Robots with machine-guns, killing any human in sight, because the robots know they are more intelligent than humans.
You have probably heard about this theory, you may even consider this is something that will inevitably happen, in the near future, unless we do something about it.
However, everything about that sentence is wrong. Let’s debunk it.
AI versus General AI
Let’s define some terms and concepts first. The purpose of an AI (Artificial Intelligence) is to solve one or more specific tasks. These tasks are usually complex and they need to be solved fast (the use of the terms ‘complex’ and ‘fast’ here are meant to do a comparison with the human aptitudes).
For example, we train an AI program to play chess at a professional level. That AI can easily beat any of our best chess champions, however it cannot win any other kind of game (cards for example). Why? Because it was given only one task to solve – win at chess.
General AI, on the other hand, is designed to solve any task it encounters. It needs to study the task, find solutions, improve them and doing this while it adapts to any other challenges being thrown at it.
We currently don’t have any General AIs. These will most probably be built by other AIs. We can use recursion to allow an AI to improve itself. At some point the intelligence of one if these AGIs will surpass the intelligence of humans. The fear is that at that point the AGI will start to destroy the human race.
We can think that one of these systems can make a huge number of simulations and see if its existence is being put in danger by humans. But ‘danger’ is not something a software can feel. It cannot ‘feel’ anything, really. It is just really good at solving tasks. If it doesn’t have this particular task given by someone – to destroy the human race – it has no incentive to do this.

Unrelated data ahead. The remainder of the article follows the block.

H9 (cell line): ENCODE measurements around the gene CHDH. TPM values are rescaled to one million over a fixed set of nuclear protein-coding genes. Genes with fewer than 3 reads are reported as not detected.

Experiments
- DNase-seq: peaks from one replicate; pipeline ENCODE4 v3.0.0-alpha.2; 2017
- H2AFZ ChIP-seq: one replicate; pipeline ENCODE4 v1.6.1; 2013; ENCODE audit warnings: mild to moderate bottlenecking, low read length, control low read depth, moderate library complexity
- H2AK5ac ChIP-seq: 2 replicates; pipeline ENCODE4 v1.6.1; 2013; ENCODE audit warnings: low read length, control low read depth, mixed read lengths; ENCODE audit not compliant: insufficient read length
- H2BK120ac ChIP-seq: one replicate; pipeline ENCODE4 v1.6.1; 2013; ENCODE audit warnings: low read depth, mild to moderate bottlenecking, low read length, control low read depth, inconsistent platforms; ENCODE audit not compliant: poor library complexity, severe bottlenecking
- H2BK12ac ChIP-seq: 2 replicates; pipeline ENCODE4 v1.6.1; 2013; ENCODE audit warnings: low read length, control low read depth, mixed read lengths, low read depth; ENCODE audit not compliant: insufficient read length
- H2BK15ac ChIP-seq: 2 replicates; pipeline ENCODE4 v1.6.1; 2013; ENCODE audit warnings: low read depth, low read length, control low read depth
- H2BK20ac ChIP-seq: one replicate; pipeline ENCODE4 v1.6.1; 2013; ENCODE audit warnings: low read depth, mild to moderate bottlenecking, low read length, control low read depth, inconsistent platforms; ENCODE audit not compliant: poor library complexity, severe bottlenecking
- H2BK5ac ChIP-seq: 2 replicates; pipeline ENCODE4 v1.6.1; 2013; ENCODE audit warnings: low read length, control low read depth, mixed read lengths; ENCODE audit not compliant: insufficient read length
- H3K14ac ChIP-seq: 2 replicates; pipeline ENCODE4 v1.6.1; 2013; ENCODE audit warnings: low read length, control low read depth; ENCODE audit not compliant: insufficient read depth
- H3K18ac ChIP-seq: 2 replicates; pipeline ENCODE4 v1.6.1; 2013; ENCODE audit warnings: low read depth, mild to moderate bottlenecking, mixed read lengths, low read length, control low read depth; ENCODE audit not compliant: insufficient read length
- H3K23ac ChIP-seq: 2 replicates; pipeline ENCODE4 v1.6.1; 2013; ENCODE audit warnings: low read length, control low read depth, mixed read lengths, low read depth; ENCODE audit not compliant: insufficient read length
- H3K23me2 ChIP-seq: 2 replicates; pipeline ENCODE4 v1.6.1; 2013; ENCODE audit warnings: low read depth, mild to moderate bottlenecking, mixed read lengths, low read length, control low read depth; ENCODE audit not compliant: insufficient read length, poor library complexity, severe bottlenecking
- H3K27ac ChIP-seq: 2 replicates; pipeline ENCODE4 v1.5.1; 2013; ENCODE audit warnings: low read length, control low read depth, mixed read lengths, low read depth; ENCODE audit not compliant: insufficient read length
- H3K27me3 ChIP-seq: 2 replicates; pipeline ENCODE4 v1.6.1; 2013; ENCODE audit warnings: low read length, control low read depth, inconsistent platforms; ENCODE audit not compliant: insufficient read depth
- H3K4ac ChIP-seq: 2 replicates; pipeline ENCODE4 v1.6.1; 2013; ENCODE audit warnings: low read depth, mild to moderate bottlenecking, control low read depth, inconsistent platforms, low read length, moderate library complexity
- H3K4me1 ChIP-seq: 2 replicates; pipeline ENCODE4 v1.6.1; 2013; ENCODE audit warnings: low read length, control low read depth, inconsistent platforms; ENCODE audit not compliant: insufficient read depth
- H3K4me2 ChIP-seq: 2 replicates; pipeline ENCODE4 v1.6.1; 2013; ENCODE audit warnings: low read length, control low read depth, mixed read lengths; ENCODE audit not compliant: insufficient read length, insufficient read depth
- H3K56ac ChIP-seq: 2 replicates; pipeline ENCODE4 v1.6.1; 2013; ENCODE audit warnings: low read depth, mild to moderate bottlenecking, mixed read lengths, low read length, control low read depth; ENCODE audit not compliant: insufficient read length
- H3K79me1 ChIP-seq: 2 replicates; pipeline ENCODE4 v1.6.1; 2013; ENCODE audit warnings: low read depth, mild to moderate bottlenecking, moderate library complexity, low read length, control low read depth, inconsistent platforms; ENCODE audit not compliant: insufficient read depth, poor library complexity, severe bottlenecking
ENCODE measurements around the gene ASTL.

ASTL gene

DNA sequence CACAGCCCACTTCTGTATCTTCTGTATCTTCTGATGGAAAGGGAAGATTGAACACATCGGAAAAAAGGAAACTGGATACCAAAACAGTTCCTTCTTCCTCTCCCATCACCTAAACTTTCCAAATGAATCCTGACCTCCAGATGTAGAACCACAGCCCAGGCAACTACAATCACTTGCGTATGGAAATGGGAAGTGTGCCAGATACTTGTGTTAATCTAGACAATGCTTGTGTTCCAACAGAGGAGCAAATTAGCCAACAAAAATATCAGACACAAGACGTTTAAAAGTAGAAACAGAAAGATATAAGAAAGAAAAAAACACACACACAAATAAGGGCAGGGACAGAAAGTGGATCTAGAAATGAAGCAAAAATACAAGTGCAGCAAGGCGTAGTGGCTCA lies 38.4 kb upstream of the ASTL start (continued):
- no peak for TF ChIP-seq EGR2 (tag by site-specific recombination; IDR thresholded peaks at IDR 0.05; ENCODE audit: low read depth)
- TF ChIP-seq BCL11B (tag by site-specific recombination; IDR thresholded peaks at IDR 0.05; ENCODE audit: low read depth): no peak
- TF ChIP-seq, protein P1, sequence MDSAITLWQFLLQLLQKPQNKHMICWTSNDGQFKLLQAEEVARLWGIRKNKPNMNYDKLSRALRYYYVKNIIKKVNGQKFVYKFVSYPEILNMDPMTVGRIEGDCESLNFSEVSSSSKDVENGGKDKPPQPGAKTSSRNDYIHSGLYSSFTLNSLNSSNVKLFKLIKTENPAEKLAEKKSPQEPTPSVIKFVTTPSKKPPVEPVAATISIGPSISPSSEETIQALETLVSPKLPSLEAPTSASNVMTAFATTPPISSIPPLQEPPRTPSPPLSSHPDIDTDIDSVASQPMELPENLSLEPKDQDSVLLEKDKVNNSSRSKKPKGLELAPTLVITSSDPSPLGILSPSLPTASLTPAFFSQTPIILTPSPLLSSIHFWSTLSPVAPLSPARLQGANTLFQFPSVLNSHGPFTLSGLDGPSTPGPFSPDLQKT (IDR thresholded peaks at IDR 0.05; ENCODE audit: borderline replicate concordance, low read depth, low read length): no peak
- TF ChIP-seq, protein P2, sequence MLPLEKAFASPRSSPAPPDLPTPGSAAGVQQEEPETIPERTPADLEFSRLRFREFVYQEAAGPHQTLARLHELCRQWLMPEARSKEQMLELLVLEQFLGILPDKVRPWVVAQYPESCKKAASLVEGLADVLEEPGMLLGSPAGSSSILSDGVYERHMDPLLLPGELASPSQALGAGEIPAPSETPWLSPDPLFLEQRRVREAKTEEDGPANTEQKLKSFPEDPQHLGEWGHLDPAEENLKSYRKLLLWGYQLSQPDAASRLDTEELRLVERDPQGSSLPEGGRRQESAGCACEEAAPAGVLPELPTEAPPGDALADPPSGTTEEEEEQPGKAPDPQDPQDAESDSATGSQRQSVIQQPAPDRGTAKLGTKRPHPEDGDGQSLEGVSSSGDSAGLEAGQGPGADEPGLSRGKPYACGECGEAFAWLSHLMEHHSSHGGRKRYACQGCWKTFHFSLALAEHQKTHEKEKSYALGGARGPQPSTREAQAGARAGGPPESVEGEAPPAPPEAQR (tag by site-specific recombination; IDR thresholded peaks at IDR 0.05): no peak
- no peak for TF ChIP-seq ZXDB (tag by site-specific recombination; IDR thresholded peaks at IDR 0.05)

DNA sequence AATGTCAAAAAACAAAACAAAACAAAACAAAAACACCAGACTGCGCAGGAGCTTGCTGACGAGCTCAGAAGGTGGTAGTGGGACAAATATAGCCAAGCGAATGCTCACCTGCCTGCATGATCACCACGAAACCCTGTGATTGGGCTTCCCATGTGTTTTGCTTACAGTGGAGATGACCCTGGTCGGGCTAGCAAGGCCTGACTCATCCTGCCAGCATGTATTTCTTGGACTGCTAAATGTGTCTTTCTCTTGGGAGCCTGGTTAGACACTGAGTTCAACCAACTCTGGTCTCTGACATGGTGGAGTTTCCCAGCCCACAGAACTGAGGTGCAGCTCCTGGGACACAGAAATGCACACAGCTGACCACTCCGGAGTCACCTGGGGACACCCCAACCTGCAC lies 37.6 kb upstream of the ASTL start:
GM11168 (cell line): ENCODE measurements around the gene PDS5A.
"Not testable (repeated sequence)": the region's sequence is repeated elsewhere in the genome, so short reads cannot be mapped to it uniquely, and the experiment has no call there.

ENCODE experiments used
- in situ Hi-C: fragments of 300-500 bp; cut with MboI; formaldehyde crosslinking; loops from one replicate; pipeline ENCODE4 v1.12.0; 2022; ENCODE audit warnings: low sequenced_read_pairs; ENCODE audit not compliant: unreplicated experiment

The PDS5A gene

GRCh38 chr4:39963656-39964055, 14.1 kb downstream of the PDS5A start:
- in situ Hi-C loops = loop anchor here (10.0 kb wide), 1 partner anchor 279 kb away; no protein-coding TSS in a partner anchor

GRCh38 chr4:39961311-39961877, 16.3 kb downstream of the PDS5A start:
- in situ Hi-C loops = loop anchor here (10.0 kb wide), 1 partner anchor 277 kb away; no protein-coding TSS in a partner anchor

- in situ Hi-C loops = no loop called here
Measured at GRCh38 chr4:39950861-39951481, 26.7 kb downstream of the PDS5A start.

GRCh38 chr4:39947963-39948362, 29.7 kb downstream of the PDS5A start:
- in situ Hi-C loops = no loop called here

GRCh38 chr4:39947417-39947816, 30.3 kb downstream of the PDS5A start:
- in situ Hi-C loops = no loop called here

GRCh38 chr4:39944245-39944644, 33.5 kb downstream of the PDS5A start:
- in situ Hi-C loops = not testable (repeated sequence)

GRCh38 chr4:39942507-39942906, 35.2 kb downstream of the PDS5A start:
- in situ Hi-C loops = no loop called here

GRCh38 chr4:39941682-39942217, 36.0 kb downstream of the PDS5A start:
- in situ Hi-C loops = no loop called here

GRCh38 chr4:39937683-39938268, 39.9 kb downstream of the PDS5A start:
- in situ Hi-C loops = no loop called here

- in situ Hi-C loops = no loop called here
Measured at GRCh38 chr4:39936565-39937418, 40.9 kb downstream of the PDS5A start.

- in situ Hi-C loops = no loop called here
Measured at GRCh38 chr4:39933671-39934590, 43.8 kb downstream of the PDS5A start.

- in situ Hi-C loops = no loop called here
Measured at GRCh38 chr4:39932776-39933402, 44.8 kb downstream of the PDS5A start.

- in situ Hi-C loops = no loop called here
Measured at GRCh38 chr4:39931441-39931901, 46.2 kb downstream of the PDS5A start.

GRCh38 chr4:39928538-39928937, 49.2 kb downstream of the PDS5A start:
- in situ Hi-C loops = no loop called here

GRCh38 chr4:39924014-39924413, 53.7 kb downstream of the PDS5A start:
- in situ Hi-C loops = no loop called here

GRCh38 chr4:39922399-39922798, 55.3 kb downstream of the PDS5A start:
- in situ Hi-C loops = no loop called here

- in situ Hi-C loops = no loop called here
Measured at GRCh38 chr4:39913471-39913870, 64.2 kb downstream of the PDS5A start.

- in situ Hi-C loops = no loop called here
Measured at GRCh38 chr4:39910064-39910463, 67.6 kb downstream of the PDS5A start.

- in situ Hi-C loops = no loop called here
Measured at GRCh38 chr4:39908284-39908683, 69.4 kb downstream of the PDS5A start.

It may develop a conscience, but we should not try to jump to conclusions here, and we should definitely not try to compare it with human conscience, or at least what we understand by conscience (since we are still studying this topic).
It will definitely not going to build an army of robots with guns. It is such an ineffective approach anyway, slow and with many vulnerabilities.
It will probably use a more simple and fast solution, like a biological attack or cutting access to supplies :)
The ant hill
However, at some point the AGI will lose sight of us, humans. We will be insignificant to it, possessing no threat. It will probably see us as we see ants in a forest.
In out treks through forests, we step on ants. It is not something we do with malice. There is no hatred or revenge involved here. From the perspective of the ants, however, things may look different.
If we need to build a pool, and an ant hill is in our way, well, too bad for the ants… We were only working on a task.
We cannot use ‘evil’ to describe an AI or AGI. But this does not nullify any danger here.
There are many ways in which the explosion of AI can blow back in our faces unless we hold the upper hand and know how to be more intelligent when it comes to safety. And I refer to intelligence here in the context of a power play.
We have lions in captivity under out control not because we are more powerful than lions, but because we are smarter.
If you find this topic interesting, I recommend the following book by Max Tegmark: Life 3.0 (Being Human in the Age of Artificial Intelligence).
Header image copyright by Crowe H.